The dust of the 2016 North American Handmade Bicycle Show has settled, and everyone involved is slowly getting back into routine. One of the more interesting bikes from the show was this bamboo Gates belt-driven fixed gear by California’s Calfee Design.
Craig Calfee is somewhat of a visionary. He built his first carbon fibre bike in 1987 and went on to make bikes for Greg LeMond; his bamboo frames are now as much an integral part of his business as his superbly crafted, all-American made carbon designs.
The benefits of a bamboo frame are many, but largely unrecognised. They are easily comparable to carbon and aluminium in terms of stiffness and energy transmission. Their tubes are more resistant to damage and impact, and their ride quality is smoother.
Another plus is the availability and low carbon footprint of bamboo as a frame material. The fact that Calfee Design has been instrumental in establishing bamboo bike building workshops in low-income countries is a natural progression.
Why bamboo has not gained wider acceptance as a feasible frame material is perhaps due, unfortunately, to its presentation. But if you want an example of what a modern bike that’s made of grass should look like, a Calfee is most definitely it.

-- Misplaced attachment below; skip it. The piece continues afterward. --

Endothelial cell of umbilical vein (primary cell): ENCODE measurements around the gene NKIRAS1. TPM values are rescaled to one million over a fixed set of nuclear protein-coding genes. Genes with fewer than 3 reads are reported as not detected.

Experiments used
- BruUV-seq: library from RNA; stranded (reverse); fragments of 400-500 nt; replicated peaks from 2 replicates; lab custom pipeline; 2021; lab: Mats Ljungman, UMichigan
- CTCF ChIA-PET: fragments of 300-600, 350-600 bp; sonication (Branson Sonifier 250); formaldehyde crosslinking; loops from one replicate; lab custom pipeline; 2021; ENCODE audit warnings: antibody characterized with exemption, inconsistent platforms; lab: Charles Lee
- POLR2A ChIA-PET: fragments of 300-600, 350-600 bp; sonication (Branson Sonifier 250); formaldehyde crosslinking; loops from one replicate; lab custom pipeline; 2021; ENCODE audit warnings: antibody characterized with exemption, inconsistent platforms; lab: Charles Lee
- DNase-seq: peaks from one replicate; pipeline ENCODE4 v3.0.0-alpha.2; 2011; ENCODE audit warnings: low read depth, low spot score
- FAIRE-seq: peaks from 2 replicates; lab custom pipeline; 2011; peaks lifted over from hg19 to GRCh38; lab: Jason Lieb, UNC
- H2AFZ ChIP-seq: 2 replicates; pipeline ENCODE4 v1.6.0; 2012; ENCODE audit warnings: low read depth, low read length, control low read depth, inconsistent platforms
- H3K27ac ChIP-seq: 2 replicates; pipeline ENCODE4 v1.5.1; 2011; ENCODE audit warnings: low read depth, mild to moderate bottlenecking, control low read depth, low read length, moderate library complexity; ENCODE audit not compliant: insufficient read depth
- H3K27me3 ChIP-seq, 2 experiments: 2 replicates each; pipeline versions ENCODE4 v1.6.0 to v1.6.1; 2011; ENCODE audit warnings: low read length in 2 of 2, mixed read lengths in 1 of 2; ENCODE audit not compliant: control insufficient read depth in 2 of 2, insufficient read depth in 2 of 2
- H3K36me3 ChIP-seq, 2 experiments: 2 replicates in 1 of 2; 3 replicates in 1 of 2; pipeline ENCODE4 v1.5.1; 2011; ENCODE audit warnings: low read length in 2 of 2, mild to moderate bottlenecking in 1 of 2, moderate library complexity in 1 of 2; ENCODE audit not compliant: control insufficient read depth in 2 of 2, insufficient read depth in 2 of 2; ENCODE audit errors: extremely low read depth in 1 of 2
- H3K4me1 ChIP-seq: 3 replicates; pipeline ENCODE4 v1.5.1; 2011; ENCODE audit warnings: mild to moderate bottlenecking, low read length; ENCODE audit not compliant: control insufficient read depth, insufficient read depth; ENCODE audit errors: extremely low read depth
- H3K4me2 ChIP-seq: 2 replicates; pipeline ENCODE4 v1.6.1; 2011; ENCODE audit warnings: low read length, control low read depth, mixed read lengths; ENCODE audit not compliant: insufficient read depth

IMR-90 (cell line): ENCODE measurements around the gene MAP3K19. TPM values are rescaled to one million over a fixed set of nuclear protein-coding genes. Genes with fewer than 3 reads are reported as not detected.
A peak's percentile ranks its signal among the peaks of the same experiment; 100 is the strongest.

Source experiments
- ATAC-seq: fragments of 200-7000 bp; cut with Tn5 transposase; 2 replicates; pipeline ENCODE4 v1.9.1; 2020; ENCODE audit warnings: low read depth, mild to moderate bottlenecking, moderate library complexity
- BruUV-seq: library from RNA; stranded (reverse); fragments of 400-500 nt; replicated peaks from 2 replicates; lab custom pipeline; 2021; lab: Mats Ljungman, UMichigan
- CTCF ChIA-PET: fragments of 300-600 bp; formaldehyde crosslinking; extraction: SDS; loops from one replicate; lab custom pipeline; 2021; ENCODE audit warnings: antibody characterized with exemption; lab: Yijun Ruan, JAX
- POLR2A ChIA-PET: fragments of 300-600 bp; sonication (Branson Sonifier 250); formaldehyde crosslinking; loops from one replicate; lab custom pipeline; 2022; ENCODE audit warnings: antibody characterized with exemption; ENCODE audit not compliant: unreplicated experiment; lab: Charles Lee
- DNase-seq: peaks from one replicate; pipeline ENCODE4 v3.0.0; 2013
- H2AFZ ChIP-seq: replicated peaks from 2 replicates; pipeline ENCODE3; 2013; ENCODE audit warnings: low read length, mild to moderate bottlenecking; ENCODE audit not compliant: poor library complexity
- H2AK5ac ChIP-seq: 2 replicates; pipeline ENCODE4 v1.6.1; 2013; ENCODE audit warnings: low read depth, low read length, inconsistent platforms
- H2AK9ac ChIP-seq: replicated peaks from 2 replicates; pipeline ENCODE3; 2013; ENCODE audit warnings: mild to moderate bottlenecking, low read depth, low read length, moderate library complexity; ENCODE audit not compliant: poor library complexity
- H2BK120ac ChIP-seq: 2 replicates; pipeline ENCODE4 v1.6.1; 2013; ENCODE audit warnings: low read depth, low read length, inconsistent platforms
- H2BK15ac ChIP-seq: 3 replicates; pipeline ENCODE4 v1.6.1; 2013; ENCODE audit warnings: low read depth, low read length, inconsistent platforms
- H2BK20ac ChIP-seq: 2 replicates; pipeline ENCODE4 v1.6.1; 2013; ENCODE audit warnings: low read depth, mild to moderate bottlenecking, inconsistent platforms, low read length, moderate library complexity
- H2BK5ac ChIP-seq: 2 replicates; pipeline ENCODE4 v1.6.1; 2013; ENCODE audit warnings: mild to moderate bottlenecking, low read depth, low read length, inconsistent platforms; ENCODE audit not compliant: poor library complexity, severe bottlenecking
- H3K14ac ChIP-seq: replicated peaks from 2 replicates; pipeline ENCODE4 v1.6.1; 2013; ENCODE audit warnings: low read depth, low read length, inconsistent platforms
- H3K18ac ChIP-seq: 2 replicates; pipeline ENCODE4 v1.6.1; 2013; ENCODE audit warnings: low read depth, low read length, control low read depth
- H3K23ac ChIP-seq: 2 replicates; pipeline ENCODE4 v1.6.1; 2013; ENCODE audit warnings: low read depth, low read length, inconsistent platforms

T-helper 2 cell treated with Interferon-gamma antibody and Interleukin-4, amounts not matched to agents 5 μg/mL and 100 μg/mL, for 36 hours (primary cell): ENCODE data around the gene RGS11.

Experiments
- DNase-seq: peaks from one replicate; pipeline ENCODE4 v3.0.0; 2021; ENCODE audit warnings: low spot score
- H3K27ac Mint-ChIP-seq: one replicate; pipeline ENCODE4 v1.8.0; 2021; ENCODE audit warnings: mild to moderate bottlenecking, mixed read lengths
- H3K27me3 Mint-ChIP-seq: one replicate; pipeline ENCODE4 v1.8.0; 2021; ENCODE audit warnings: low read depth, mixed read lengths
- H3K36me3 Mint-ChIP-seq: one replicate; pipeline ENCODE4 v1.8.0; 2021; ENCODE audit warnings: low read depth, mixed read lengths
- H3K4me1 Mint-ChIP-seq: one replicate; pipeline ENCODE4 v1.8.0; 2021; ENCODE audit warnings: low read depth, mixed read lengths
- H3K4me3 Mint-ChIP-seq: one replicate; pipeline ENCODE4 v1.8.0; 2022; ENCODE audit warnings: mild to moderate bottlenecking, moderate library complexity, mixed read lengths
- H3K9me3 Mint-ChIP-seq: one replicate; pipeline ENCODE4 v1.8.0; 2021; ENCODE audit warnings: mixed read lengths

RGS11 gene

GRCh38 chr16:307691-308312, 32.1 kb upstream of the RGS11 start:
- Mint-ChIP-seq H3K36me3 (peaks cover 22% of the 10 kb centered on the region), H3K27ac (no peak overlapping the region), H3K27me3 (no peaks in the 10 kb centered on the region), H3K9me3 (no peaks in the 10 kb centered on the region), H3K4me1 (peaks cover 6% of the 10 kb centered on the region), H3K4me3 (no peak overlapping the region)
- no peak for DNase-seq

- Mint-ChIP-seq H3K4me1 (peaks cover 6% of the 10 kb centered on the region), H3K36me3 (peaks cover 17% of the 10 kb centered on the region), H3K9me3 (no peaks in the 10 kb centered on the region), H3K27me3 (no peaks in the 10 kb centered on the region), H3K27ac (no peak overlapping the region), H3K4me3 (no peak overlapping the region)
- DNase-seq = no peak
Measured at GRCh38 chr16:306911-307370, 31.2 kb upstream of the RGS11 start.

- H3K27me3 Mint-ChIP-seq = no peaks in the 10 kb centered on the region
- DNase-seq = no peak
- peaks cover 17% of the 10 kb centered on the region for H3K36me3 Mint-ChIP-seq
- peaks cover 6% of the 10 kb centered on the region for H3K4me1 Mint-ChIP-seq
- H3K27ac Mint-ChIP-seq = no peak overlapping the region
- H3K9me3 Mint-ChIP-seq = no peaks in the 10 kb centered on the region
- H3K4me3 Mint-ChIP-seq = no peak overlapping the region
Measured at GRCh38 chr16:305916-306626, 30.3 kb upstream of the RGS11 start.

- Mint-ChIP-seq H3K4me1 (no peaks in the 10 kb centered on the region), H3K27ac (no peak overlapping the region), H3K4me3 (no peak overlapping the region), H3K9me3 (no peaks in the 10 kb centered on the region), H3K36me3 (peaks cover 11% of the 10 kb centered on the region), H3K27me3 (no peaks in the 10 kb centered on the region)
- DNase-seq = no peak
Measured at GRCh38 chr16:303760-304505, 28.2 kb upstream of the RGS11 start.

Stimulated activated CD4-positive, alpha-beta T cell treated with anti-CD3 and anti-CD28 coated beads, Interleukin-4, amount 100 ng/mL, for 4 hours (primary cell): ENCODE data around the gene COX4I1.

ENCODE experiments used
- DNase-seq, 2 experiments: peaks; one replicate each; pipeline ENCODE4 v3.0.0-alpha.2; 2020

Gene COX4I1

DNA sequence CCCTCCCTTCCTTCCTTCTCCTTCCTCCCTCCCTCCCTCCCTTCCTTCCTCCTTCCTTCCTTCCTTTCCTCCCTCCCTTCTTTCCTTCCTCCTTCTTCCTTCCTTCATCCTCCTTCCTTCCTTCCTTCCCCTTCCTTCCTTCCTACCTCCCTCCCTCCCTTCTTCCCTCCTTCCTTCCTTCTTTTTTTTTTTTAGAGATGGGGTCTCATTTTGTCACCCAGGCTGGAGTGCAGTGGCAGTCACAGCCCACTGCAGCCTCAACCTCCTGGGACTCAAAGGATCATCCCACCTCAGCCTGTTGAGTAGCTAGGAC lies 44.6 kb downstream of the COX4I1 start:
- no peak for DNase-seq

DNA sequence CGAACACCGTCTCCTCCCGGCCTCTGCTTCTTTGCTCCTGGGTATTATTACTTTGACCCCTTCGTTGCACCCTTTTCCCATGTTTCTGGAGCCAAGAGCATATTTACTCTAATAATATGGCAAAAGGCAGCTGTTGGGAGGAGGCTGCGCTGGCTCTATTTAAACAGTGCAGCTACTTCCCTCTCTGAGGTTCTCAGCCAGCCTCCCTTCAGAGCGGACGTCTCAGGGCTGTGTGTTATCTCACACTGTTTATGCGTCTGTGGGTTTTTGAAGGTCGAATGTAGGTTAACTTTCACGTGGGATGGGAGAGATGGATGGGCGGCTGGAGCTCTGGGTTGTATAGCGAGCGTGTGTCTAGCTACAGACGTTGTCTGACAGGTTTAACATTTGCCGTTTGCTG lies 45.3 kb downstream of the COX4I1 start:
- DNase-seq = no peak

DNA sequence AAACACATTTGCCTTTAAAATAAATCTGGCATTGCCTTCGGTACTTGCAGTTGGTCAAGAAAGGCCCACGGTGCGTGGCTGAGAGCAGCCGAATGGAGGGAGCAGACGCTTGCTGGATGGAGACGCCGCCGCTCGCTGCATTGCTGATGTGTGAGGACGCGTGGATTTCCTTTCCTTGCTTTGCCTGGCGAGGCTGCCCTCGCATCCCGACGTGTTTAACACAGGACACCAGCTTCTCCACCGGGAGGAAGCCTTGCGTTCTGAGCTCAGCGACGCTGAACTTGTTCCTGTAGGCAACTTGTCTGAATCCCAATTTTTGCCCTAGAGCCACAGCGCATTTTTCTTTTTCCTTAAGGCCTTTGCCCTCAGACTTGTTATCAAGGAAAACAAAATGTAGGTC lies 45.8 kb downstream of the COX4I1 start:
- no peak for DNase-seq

Calfee’s bamboo tubes are mitred precisely in their facility, an old tank factory in La Selva Beach, California. The joining process roughly follows the same as that used for their custom carbon bikes, which are today considered among some of the world’s best.
For the bamboo Calfee frames, hemp fibre is used instead of carbon, and is soaked in a plant-based epoxy resin. This is then wrapped around the junctions, which can be sanded down to produce a join that is as smooth and tidy as any modern road bike.
The warm tones are continued through to the leather saddle upholstered by Carson Leh. All of the bamboo frames made by Calfee are ready for a Rohloff or, like this one, a silent and clean Gates Carbon Drive, making for a very smooth ride.
The one-piece custom stem and handlebar arrangement was painted with a deep red mahogany-like finish to match the forks, proudly set with the nautilus wheel logo of Calfee Design.
That logo is reflected at the rear of the frame also, which Craig originally scanned into a CAD program. “I did not mess with the proportions,” he says, “just the line quality. It is a good example of the beauty of the form-follows-function aesthetic that nature develops over millions of years, and is the inspiration for my design approach.
Special thanks to Tim Lucking and Gates Carbon Drive for the photography. See more of the bikes from the NAHBS that were powered by Gates on their blog.